The transducer assembly 12 includes a cable 16 connecting a probe housing 18 to a connector 20. Additional, different or fewer components may be provided, such as the probe housing 18 including the connector 20 without the cable 16. The cable 16 is a plurality of coaxial cables connecting the probe housing to the receive beamformer 14 through the connector 20. The connector 20 is any now known or later developed mechanical and electrical structure for releasably connecting the transducer probe assembly 12 with an ultrasound imaging device.

The transducer probe housing 18 is plastic, metal, epoxy, polymer, fiberglass or other now known or later developed structures for housing a transducer array 22. The probe housing 18 is shaped for ergonomic use within a hand, such as for holding a transducer probe adjacent to a skin or outer surface of a patient. In other embodiments, the transducer probe housing 18 is shaped for use internal to a patient, such as a catheter or endocavity probe.

The transducer array 22 is a one or multi-dimensional transducer array of elements. For a multi-dimensional array, the elements are spaced along a rectangular, square, hexagonal, triangular or other now known or later developed grid pattern. The grid pattern is either fully sampled or sparsely sampled. The transducer array 22 is planar but may be curved along one or more dimensions. The transducer array 22 is at least partially within or is a part of the transducer probe assembly 12. As shown in FIG. 1, the transducer array 22 is within the transducer probe housing 18. Either through an opening or an acoustic window or lens in the transducer probe housing 18, the transducer array 22 transmits and receives acoustical energy.

The transducer array 22 has a plurality of elements 24. Each of the elements 24 is a piezoelectric or capacitive membrane transducer. Other now known or later developed transducers may be used. Each element 24 is associated with two electrodes for transducing between electrical and acoustical energies. While thirty-six elements 24 are shown in the array 22, a greater or fewer number elements may be used. The elements 24 are labeled P0 through P7. The labels correspond to different amounts of relative phase shift. For steering continuous wave signals received by each of the elements, a relative phasing is applied to the signals by the receive beamformer 14. As the depth of focus or focus location changes, the phasing relationship between elements may change.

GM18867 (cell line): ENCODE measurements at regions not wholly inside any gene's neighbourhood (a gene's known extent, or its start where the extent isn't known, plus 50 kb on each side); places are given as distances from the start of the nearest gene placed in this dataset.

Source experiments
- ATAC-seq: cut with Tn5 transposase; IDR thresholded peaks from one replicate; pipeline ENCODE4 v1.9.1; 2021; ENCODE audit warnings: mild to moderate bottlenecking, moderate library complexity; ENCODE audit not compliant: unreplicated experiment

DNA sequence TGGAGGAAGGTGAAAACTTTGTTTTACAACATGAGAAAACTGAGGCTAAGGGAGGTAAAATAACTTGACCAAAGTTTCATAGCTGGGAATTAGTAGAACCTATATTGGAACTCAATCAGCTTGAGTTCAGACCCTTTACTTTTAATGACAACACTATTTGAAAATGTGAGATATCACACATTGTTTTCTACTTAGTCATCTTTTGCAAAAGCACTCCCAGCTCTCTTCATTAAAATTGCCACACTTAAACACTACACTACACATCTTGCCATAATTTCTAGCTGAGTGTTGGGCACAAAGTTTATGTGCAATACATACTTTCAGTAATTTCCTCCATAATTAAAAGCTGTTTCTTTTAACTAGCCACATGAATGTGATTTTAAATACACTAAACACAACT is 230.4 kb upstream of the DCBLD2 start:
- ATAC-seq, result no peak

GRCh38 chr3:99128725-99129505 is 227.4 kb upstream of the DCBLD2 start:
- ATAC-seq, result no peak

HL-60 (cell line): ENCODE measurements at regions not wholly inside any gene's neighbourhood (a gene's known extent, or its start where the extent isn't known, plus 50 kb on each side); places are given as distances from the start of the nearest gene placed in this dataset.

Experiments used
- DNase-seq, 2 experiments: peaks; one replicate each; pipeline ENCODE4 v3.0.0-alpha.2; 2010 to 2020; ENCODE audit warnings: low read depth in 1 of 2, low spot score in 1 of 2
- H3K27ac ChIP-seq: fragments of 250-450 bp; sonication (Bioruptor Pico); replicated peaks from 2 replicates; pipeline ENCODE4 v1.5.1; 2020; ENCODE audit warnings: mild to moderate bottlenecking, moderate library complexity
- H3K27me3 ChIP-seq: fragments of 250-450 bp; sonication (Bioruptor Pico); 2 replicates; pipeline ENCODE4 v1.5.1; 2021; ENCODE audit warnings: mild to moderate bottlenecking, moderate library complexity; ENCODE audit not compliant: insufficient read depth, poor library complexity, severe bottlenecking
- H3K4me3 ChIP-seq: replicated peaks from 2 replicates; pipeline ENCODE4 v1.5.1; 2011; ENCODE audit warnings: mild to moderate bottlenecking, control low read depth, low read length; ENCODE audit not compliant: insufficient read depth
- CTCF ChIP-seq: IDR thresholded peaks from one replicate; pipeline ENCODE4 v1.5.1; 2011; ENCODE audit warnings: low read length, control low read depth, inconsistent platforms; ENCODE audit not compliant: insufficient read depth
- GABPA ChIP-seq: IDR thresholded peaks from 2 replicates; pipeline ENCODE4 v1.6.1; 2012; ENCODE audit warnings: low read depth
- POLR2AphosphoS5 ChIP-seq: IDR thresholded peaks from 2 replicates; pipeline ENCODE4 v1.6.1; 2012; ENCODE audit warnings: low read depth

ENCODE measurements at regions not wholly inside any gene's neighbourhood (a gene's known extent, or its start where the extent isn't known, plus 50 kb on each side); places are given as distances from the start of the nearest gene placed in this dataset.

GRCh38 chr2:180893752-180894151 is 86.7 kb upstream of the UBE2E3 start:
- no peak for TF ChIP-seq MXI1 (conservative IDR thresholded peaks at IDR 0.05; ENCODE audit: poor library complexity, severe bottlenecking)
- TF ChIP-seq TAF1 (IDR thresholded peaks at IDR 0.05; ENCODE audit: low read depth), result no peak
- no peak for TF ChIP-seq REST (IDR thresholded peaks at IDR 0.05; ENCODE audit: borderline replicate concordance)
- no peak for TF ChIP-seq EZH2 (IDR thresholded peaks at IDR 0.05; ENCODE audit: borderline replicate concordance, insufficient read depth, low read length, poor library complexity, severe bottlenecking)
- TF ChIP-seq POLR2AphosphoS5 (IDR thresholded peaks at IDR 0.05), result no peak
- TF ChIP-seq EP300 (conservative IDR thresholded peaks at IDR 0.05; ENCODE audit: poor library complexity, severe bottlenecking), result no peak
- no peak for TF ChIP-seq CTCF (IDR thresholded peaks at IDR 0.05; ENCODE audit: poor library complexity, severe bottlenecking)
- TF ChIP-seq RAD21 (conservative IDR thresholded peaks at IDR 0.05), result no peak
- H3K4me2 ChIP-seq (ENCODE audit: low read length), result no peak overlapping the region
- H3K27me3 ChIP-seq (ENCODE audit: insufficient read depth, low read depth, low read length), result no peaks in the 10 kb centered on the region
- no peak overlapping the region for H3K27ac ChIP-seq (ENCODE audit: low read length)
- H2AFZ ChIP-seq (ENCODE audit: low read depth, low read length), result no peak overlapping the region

The probe housing 18 of FIG. 1 is shown populated by a plurality of different groupings of elements 24. Arrows from the array 22 to the different groupings of elements 24 conceptually represent a switch distribution of elements 24. In steered continuous wave beamforming, range information is not used based on the time of signal returned. Steered continuous wave beamforming is used to detect frequency shifts imparted upon the transmitted pressure wave due to moving objects. The stability of moving objects relative to the frequency of the ultrasound waves and the speed of sound in the tissue allows for delays to wrap once they exceed 2π of the transmit frequency period. Since the continuous waves are narrow band, phase shifts (i.e., rotations) and/or phase delays may be used for beamforming steering continuous waves. For example, eight different phase shifts or delays are used for receive beamforming steered continuous waveforms. Each of the conceptual groupings of elements 24 represents one of eight different similar phase shift groupings. More or fewer than eight phase shift groupings may be used. The elements labeled P0 correspond to a zero phasing. The elements labeled P1 through P7 correspond to different relative phases.

Each element 24 is connected through a channel 26 to a combiner 28. The combiners 28 are nodes connecting a plurality of conductors, an amplifier, a summer, a digital combiner, an analog combiner, a multiplexer, combinations thereof or other now known or later developed structure for combining signals from a plurality of sources. The combiners 28 are part of the transducer assembly 12, such as being positioned within the probe housing 18. In alternative embodiments, the combiners 28 are positioned within the connector 20 or the receive beamformer 14. Each of the combiners 28 is operable to combine signals from a respective plurality of elements 24. The groupings of elements 24 correspond to subarrays within the transducer array 22. Eight different subarrays are formed in the embodiment of FIG. 1, resulting in eight different output signals for the transducer array 22. In alternative embodiments, additional or different numbers of subarrays and associated combiners 28 are provided. For example, the P1, P2 and P3 groupings with a greater number of elements are divided into two subarrays each. Each of the two subarrays has a same relative phase shift range.